Listen to my first episode hosting the Santa Cruz Naturalist! I talk with my friend Allison Payne about her unique research, which involves using Northern Elephant Seals to eavesdrop on elusive Cuvier's beaked whales in the deep sea.
My newest published story:
"At the seaward fringe of my coastal city, there is a place that defies the rigidity of hard edges and boundary lines. In this place, where the ocean licks the land, a colorful and lively community thrives in an ecological borderland.
In tune with the clockwork of the moon and sun, the ocean pulls herself back twice each day. In doing so, she unveils the microcosmic worlds of urban tidepools—worlds that occupy the liminal spaces between land and sea and between city and submarine wildlands.
It is within this marginal strip of waterlogged earth that I find myself, ankle-deep in a Central California tidepool, probing a melon-sized sea anemone with my pointer finger.
How does my skin taste? I wonder..."
Read the rest at City Creatures
This is my first paid / professionally published story! I am incredibly grateful to PhD candidate Samuel Bedgood for anemone insight and to Julia Mason, Chapin Dorsett, and Dr. Gavin Van Horn for editorial assistance.
A few months ago I joined the Free Radicals, an incredible community of scientists, science educators, activists, and community organizers who operate at the intersection of science and social justice.
We are currently calling on scientists to support #BlackLivesMatter and the abolition of our anti-Black policing system, critically consider their roles in the struggle for Black liberation, and donate.
Learn More About The Project
Also, follow Free Radicals on Twitter, Instagram, and Facebook for daily content updates. I hope that you consider reading through our social media threads and/or donating — Free Radicals is matching donations to $6000+!
One of the anemone photos from my photo series "Between Tides" was featured by Inverse.com as one of their "Coolest Science Photos of the Week!"
Take a Look at the Article Here
My newest (short) story!
"Today’s urban tidepool exploration begins as I kneel next to a patch of barren rock occupied solely by a squat, snail-like creature. She is a female Owl Limpet (Lottia gigantea), with ridges and barnacles texturing the top of her conical, chicken-egg-sized shell.
As I rub my inquisitive fingers along her serrated upper surface, I notice a green hue and slimy texture—a layer of algae, I deduce—growing upon the surrounding rock. The algal layer is arranged in a striking patchwork pattern, as if a miniature lawn mower had been haphazardly dragged across an overgrown, slippery lawn..."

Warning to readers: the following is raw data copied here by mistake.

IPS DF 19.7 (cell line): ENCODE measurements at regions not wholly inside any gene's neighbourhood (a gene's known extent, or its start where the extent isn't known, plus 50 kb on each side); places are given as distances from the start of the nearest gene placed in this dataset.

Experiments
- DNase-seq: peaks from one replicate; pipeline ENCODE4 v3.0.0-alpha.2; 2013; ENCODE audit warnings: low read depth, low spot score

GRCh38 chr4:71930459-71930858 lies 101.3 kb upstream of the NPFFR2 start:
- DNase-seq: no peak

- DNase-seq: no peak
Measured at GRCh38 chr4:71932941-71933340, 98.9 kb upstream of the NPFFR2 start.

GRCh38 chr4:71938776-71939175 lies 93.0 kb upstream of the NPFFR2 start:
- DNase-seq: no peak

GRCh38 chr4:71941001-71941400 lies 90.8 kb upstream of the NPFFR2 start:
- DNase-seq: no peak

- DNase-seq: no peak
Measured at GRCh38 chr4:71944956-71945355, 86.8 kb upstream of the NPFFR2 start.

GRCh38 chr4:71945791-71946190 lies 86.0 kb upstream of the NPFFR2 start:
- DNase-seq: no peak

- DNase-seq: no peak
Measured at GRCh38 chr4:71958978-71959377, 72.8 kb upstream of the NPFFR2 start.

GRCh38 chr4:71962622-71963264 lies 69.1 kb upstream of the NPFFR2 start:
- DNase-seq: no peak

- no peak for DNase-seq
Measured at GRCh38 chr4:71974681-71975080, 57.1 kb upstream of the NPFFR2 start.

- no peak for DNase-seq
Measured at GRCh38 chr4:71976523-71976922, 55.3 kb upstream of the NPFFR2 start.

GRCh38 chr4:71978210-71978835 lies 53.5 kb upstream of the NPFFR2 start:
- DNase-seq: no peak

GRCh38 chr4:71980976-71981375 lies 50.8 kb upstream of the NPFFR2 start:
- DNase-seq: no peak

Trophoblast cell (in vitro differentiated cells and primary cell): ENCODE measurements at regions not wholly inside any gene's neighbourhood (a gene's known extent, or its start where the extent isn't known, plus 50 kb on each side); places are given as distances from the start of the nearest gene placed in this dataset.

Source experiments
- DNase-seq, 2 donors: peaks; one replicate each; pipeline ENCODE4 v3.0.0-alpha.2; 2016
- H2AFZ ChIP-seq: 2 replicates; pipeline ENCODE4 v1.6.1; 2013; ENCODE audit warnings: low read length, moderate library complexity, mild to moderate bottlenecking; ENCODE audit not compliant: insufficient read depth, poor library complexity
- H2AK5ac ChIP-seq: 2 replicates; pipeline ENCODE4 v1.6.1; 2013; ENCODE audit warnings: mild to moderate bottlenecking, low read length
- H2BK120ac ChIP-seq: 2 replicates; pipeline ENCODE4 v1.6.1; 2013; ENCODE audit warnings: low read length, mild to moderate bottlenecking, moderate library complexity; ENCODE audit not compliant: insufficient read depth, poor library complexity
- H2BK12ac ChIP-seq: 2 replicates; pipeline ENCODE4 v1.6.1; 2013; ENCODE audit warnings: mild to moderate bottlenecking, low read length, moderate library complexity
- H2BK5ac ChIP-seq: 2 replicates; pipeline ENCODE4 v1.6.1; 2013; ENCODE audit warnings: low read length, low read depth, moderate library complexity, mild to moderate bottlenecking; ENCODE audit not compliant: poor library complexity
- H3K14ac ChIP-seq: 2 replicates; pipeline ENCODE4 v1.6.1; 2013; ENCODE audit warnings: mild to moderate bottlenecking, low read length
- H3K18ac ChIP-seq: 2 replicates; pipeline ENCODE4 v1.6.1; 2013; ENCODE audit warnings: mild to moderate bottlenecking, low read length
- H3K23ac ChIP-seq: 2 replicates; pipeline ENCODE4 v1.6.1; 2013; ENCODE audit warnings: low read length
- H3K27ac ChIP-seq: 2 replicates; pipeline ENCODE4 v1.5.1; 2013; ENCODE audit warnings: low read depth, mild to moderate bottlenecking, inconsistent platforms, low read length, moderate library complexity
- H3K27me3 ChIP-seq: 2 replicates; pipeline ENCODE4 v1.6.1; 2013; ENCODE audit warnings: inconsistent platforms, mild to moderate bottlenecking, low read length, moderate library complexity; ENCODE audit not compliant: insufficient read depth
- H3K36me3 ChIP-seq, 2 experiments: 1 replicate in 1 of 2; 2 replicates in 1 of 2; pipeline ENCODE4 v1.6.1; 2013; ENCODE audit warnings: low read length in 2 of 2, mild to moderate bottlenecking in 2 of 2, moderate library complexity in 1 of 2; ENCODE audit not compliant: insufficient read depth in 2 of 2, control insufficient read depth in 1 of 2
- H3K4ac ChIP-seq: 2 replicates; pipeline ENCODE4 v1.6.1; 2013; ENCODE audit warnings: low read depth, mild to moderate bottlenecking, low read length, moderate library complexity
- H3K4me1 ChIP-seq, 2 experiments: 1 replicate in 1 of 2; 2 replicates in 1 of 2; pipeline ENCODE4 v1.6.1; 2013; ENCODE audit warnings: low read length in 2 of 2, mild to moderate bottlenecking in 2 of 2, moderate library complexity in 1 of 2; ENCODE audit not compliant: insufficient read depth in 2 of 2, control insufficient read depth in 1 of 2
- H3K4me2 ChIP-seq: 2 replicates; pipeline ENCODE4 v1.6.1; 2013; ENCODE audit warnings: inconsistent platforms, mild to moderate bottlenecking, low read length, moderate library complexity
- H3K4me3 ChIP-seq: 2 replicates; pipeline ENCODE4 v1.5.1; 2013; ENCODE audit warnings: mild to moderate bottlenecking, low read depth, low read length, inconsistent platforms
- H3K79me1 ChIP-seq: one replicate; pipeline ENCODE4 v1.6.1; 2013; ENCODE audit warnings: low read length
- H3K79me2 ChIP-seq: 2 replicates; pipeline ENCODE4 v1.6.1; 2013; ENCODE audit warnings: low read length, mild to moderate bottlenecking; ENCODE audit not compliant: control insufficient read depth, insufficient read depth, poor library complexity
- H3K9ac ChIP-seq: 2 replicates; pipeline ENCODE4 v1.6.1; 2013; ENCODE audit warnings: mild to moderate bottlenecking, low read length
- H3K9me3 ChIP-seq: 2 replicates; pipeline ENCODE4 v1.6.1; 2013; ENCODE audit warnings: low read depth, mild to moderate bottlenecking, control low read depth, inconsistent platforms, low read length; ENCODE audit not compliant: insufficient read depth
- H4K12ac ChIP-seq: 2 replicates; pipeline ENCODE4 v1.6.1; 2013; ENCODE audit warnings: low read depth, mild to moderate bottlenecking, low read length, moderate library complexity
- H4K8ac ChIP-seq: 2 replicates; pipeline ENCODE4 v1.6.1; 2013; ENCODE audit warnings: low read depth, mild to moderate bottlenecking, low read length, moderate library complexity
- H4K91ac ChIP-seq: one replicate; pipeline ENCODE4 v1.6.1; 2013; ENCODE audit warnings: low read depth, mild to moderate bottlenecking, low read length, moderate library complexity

Read the rest at The Urban Field Naturalist Project
My latest article:
"The emergence of the COVID-19 pandemic reveals fundamental insights into the structure of our planetary community; we have created a disease-friendly world.
As of Tuesday morning, May 12, the novel coronavirus (SARS-CoV-2) has infected over four million people in at least 187 countries. More than 285 thousand people have died. And while many countries and U.S. states have begun to reopen public life, it is decidedly clear that COVID-19 will not fade away in the immediate future. The coronavirus is still moving swiftly and silently to new people and communities, threatening to overwhelm medical facilities across the globe.
In response to the infection’s continued spread, we humans are forced to confront several new realities for our interconnected planet. One of those realities is a phenomenon called zoonosis..."
Read the rest at Mangoprism
For this piece, I had a lot of fun digging into the many many great stories on the topic. Here are some of the best resources that I gathered:
For clear, concise, and entertaining science writing that is reputable and well-researched, I have been reading Ed Yong's stories in The Atlantic. These include Why the Coronavirus Has Been So Successful, How the Pandemic Will End, Our Pandemic Summer, and Why The Coronavirus Is So Confusing.
For more information on zoonosis, our best resource is David Quammen and his book "Spillover". He was recently featured in the Emergence Magazine Podcast and also has recently written a piece in the New Yorker and a piece in the New York Times.
Another great resource on the connections between human health and ecosystem health is the EcoHealth Alliance. Unfortunately, the government recently cut the EcoHealth Alliance's funding for bat virus monitoring in China. These are the kinds of programs we need to prevent future pandemics!
For content focusing on racism and zoonosis, I recommend Looking Beyond Pangolins and Chinese ‘Wet Markets’ to a Culture of Racial Bias, Why We Shouldn’t Push for a Closure of China’s ‘Wet Markets’, and I Am Not Your Peril.
The UN Environment Programme also put together a short video about zoonotic diseases.
More resources to come! If you find any great stories or videos for me to include, send them my way — frankiegerraty [at] gmail [dot] com
Hi! For several years, I have been gathering stories about science and society, nature and people, oceans, diseases, cities, forests, and more. This is a place where I can share some of those stories with the world. I hope that, while you explore these pages, you find something wonderful or interesting that catches your eye. Thanks for checking it out!